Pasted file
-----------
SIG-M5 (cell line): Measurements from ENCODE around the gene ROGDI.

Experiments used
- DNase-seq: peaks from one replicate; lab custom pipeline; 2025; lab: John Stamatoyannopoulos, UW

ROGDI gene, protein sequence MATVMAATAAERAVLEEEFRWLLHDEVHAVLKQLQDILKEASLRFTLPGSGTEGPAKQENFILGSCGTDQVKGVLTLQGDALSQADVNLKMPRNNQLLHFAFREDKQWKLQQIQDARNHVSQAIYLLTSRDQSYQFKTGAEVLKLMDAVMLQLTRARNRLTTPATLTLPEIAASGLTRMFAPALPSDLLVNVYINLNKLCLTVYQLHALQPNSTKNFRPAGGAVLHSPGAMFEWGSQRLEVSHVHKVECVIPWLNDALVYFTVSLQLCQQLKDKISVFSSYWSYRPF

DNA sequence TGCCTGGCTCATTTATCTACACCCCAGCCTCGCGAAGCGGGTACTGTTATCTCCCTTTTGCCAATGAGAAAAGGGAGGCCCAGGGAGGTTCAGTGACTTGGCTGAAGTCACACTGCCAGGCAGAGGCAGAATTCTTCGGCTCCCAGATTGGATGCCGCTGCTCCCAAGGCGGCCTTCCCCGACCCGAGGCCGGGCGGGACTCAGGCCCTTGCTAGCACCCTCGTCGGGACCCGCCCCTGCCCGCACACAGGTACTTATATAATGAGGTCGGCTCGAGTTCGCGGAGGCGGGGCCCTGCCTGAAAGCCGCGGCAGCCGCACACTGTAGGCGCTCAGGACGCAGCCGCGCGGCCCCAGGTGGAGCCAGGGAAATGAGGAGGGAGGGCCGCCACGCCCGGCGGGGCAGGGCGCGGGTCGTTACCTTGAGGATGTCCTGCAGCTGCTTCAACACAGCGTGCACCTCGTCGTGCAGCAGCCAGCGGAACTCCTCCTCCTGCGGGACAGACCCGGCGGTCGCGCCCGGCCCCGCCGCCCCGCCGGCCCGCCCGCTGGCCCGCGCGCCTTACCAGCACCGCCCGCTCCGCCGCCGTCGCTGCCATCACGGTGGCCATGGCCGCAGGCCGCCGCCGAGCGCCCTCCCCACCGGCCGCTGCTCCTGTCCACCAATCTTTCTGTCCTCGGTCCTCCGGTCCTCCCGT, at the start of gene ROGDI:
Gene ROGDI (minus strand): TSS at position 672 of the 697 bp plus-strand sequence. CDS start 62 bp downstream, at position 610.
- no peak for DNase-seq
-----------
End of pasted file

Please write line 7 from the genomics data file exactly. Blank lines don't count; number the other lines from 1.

- no peak for DNase-seq